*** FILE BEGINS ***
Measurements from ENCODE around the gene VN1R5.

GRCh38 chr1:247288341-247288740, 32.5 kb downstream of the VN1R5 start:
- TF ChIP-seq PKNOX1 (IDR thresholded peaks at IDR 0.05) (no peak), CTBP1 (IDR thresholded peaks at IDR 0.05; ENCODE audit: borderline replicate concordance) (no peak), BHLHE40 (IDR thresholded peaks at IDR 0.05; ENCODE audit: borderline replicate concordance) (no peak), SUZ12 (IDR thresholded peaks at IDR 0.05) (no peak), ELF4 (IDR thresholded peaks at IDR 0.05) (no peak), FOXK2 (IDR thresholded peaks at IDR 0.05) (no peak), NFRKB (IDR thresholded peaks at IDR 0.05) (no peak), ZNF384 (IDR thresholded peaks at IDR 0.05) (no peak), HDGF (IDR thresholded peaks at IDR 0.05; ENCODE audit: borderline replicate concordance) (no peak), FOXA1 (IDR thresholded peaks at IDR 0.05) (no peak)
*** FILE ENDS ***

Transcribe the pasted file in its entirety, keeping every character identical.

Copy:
Measurements from ENCODE around the gene VN1R5.

GRCh38 chr1:247288341-247288740, 32.5 kb downstream of the VN1R5 start:
- TF ChIP-seq PKNOX1 (IDR thresholded peaks at IDR 0.05) (no peak), CTBP1 (IDR thresholded peaks at IDR 0.05; ENCODE audit: borderline replicate concordance) (no peak), BHLHE40 (IDR thresholded peaks at IDR 0.05; ENCODE audit: borderline replicate concordance) (no peak), SUZ12 (IDR thresholded peaks at IDR 0.05) (no peak), ELF4 (IDR thresholded peaks at IDR 0.05) (no peak), FOXK2 (IDR thresholded peaks at IDR 0.05) (no peak), NFRKB (IDR thresholded peaks at IDR 0.05) (no peak), ZNF384 (IDR thresholded peaks at IDR 0.05) (no peak), HDGF (IDR thresholded peaks at IDR 0.05; ENCODE audit: borderline replicate concordance) (no peak), FOXA1 (IDR thresholded peaks at IDR 0.05) (no peak)